Three weeks in Europe seeing almost no American news made my return to this continent and to the routine presentation of the almost unbelievable antics of the Biden administration a startling experience.
Having closely followed the news from Washington since the middle of the Eisenhower years, other than when I was abroad, like most America-watchers, I naturally became accustomed to a reasonable level of official competence and Washington press corps professionalism. This return to the daily news about the Biden administration has been a shocking reminder of how peculiar, unbelievable, and other-worldly the whole process has become.
President Dwight Eisenhower was a universally respected victorious military commander and a well-liked president (“I like Ike”). He appeared a bit of a fuddy-duddy when he assumed that the pilot of the U-2 reconnaissance plane shot down over Russia in 1960 was dead and claimed to the world that it was a weather research plane. Soviet leader Khrushchev jubilantly revealed that the pilot, Francis Gary Powers, was alive and well and chirping enthusiastically about his aerial reconnaissance mission. Apart from that and the Sputnik surprise, Ike was always a credible and reassuring figure.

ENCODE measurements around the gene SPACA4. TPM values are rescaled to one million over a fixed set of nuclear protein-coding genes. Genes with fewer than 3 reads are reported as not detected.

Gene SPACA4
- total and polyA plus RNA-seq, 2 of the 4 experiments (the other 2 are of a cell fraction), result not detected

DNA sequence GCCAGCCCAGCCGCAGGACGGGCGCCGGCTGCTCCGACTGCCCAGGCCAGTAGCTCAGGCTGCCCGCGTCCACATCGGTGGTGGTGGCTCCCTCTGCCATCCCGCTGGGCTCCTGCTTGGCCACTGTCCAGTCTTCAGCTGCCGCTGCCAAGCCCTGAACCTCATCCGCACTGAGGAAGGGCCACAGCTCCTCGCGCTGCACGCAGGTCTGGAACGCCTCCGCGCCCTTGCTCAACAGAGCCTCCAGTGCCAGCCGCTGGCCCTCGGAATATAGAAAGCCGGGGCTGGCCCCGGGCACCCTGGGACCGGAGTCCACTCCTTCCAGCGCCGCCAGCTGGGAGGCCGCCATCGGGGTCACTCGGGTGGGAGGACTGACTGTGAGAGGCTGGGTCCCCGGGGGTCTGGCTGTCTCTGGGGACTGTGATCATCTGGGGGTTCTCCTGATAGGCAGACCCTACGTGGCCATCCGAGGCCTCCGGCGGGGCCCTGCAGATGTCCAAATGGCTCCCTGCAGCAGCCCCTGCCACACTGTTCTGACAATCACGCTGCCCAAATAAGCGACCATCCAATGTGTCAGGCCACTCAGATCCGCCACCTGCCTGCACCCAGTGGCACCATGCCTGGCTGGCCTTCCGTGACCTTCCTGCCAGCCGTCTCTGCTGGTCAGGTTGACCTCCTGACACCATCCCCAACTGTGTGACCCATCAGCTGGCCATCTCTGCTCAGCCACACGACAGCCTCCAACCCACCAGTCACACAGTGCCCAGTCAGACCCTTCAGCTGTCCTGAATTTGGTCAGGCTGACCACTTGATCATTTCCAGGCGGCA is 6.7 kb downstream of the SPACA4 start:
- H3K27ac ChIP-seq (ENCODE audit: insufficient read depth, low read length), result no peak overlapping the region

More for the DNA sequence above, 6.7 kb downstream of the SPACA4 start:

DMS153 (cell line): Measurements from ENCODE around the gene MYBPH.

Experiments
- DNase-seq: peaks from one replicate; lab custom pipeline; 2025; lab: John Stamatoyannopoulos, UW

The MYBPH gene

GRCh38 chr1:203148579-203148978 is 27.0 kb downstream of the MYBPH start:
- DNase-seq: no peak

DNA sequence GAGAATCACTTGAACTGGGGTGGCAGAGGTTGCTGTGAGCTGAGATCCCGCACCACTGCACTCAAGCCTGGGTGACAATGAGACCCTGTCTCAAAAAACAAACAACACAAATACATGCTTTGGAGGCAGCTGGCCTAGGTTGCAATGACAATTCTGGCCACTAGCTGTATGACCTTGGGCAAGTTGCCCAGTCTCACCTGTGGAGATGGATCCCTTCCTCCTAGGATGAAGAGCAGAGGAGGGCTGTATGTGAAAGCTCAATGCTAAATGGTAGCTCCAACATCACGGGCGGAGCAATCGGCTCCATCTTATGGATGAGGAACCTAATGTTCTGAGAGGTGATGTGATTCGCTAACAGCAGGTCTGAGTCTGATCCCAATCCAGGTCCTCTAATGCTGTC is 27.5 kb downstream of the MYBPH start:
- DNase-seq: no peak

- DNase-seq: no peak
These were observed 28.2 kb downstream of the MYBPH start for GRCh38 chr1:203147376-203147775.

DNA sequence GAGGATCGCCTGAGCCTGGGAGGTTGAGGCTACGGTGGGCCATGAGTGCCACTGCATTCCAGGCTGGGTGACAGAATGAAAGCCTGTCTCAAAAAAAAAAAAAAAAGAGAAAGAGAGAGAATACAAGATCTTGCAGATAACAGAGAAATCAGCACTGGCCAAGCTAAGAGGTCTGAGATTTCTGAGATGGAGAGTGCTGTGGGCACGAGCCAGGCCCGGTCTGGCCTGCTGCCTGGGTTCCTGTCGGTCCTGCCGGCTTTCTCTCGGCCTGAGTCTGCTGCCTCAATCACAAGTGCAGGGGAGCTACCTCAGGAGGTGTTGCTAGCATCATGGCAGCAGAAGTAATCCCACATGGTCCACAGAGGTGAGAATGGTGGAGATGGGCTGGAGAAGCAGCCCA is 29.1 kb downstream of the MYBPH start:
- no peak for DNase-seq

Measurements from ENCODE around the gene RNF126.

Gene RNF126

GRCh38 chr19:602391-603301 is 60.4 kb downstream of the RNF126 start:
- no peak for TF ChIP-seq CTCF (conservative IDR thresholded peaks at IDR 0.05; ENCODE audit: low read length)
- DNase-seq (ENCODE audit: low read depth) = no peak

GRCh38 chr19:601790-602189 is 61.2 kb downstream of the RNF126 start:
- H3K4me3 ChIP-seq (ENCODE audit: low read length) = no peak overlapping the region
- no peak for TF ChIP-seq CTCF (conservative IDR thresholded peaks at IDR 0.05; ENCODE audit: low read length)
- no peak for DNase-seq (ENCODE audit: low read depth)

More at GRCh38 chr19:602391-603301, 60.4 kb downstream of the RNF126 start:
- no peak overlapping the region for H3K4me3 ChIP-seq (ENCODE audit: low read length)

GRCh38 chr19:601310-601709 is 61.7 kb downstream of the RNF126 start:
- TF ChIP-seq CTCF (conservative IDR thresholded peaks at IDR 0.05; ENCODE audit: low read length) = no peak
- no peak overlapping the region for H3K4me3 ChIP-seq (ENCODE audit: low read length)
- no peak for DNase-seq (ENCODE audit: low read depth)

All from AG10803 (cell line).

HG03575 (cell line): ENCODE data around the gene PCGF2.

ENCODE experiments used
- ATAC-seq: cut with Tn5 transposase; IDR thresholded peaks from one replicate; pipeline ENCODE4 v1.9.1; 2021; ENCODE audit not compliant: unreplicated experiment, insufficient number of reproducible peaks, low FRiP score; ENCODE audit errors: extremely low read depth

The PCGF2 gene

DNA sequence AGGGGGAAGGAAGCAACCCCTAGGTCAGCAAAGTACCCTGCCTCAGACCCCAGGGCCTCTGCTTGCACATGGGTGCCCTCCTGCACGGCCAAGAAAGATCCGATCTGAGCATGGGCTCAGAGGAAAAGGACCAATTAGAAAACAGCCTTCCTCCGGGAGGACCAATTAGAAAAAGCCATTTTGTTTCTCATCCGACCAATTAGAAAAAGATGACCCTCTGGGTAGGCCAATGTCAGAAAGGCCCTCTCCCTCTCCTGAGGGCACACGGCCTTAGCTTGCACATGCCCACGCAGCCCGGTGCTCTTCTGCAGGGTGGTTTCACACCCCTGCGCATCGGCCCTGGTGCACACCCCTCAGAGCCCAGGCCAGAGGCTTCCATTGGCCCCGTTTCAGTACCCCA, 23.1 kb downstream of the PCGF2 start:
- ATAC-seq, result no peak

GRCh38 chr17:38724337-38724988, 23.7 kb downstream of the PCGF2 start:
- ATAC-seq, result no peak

We now know that John F. Kennedy’s health was a good deal less robust than he appeared, but apart from the Bay of Pigs fiasco, which was redeemed in the Cuban Missile Crisis, he invariably seemed highly articulate, very well-informed, and fully in charge. There was a good deal of snobbery about Lyndon Johnson’s Texas accident, and a credibility gap emerged over Vietnam, but not once in five years did he ever seem unequal to the task of being president.
The same can be said of Richard Nixon: Even in the worst days of Watergate, he was always able to manage the barrages of hostile and insulting questions that he received, and his knowledge of foreign affairs and domestic politics was legendarily encyclopedic. Gerald Ford and Jimmy Carter weren’t fast on their feet, but they both earned respect as honest, diligent, and sensible presidents.
By Conrad Black